While in Huehue I found a great coffee shop that I visited a couple of times. Called Cafe Museo, it has a collection of interesting pictures, artifacts and old pieces of coffee harvesting equipment that decorate the cafe. Each table has coffee beans built into the glasswork on the tabletops, and little flowers in vases filled with coffee beans. It makes for a cosy ambience to go with the excellent coffee.
While I was there I found out more about the cafe and its coffee from the manager, Manrique Lopez Castillo. He works with many small coffee producers to source coffee for the cafe. When I told him what my trip was about, we got into an interesting, but unfortunately limited discussion (due to language issues!) about Fair Trade. He is adamantly against the ‘certified’ route of Fair Trade.
Manrique is the only one in his family who is still involved in coffee. His father has a farm of around 2 ha in size (which is typical of a small producer). He asked me how much a bag of coffee costs in Vancouver, and I had to guess at the price of a conventional bag, as I can’t remember the last time I bought one. He doesn’t support pure ‘organic’ coffee either. His view is that the price differential between organic and conventional doesn’t offset the extra work involved (in organic) and the lower productivity of organic farming. Although he supports the idea of sustainable and environmentally-friendly farming, it’s no good without the farmer getting the price reward to match the extra work required.
For him, it requires a balance. Using a small amount of chemical/fertiliser input directly into the soil (no spraying) is good, but not too much, as that would be unsustainable. He equated it to a person taking vitamins!
We talked about prices per sack (quintal) of green (oro) coffee and how much each one might sell for, whether conventional, Fair Trade or Fair Trade & organic. He suggested that conventional productivity of his farmers’ coffee can be about 4x that of organic. This sounded surprising to me;it was the first I’d heard that conventional was so much more productive than organic (so I’m not sure that it’s true).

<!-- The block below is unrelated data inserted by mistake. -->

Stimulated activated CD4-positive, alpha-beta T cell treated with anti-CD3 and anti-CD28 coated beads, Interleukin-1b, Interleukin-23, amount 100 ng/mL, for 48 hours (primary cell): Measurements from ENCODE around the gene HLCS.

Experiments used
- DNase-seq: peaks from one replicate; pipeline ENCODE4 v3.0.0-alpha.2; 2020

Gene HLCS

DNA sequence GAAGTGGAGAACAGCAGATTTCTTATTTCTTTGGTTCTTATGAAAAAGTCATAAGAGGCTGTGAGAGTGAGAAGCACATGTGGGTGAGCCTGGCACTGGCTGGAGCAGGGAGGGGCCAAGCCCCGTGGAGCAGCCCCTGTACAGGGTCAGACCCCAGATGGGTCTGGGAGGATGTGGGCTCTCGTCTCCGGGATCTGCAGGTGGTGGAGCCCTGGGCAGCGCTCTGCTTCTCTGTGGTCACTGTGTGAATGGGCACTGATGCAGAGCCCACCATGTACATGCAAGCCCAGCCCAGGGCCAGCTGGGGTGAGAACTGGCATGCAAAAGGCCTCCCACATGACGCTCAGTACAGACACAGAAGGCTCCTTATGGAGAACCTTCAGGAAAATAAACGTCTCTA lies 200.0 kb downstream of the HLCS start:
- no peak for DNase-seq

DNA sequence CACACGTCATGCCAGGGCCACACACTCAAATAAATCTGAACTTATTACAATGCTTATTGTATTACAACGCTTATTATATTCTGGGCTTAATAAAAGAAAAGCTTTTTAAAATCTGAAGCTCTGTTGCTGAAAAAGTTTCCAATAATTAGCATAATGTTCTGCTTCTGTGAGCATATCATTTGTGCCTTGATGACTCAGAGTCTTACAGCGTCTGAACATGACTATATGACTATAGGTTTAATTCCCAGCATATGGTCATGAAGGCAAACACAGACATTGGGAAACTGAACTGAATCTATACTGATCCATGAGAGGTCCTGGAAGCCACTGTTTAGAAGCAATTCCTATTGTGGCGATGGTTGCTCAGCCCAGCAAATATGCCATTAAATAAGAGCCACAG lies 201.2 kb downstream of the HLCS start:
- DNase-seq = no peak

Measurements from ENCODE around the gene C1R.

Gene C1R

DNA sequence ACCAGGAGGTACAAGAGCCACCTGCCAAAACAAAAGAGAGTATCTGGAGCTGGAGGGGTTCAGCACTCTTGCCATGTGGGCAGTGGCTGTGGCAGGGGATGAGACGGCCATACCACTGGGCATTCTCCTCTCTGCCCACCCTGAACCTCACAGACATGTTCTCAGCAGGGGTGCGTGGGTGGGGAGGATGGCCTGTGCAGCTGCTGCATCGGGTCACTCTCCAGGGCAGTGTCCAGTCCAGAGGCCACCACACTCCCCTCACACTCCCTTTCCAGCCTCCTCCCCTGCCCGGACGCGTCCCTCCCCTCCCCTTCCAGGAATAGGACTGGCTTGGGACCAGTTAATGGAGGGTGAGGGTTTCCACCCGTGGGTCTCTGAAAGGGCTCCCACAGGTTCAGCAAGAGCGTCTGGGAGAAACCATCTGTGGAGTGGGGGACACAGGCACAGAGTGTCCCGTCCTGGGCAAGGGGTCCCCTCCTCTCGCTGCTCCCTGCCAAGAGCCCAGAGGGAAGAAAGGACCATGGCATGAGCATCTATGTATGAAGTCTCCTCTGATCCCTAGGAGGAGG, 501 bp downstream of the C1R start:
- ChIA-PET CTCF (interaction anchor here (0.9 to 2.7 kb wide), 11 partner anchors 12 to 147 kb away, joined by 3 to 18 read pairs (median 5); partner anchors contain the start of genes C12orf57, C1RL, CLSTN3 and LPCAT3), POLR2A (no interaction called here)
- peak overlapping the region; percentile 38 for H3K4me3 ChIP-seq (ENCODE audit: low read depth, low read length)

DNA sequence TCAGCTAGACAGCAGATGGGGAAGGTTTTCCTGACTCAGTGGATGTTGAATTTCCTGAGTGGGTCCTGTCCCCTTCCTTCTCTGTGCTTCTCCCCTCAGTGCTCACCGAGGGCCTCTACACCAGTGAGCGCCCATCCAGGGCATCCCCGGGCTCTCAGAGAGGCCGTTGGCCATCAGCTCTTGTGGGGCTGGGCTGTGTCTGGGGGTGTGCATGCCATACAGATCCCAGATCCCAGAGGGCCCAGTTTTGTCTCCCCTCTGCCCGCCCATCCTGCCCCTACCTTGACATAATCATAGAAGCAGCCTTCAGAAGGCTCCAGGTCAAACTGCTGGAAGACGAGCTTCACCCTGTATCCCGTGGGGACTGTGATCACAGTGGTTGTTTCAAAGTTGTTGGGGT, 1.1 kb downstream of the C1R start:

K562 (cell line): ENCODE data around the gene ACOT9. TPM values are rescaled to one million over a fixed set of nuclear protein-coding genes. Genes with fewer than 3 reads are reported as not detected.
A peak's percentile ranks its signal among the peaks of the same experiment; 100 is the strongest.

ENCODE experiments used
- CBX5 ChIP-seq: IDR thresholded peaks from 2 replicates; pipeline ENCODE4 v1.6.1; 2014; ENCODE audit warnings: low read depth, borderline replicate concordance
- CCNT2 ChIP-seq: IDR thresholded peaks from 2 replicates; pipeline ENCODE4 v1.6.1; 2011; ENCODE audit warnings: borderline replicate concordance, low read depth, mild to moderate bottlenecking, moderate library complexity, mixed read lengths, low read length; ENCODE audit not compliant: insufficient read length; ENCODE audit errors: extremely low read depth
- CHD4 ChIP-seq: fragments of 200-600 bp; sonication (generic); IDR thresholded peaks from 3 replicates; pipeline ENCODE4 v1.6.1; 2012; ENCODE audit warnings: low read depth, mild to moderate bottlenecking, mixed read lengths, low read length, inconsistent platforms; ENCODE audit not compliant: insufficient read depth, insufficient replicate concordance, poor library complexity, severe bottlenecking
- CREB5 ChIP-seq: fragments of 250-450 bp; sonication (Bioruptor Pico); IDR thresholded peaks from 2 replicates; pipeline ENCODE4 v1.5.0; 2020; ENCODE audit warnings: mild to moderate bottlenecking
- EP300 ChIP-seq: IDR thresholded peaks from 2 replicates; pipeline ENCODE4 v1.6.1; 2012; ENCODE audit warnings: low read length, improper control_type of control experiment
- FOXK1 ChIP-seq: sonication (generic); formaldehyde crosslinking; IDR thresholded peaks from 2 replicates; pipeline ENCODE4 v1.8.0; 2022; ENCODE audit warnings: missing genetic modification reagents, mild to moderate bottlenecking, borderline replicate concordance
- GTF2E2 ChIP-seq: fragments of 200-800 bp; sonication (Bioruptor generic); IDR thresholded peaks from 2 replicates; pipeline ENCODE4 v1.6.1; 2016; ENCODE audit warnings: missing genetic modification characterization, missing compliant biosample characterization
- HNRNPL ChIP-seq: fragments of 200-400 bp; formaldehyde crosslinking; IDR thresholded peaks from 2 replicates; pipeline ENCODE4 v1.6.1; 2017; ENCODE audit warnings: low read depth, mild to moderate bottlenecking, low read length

And another type of certification – bird-friendly (e.g Smithsonian Migratory Bird Center [SMBC]) that gives an extra amount per pound of coffee – is another pointless certification. He says that most farmers would shoot the birds!
Any price difference at the retail end between conventional and organic/Fair Trade does not go to the farmer, according to Manrique. At the higher ends of the chain (importing, roasting, retailing) those extra monies go to those other ‘western’ companies, not the farmers.
What Manrique does advocate is a ‘direct trade’ model. This is popular among some small importers and roasters in the developed world, and has its plus points if done properly. If done well, the importer works directly with the grower and establishes a long-term relationship with them, also typically paying a higher price. However, as a consumer there is no independent way of verifying the claims of any ‘direct trade’ retailer/importer. Also he is a supporter of the Slow Food movement. Some co-operatives in Huehuetenango have partnerships in this, such as the Huehuetenango Highland Coffee Presidium, which comprises four co-operatives (150 farmers) in La Libertad and Todos Santos. Cafe Museo source their coffee from these farmers.
Although I would have liked to have had a more detailed discussion with Manrique about all this, it did show that there is more than one way to produce ethical and ‘fair’ coffee. We in the developed world are open to all sorts of scams and untruths which is why a certified Fair Trade label is a good guarantee of minimum growing standards. But if you can find reputable alternatives, those can be just as good. The problem, of course, is knowing the good and genuine from the bad. So wherever your favourite coffee shop is, it’s always worth questioning the source of their coffee. Talk to someone there and make sure they’re sourcing ethical and fair coffee..!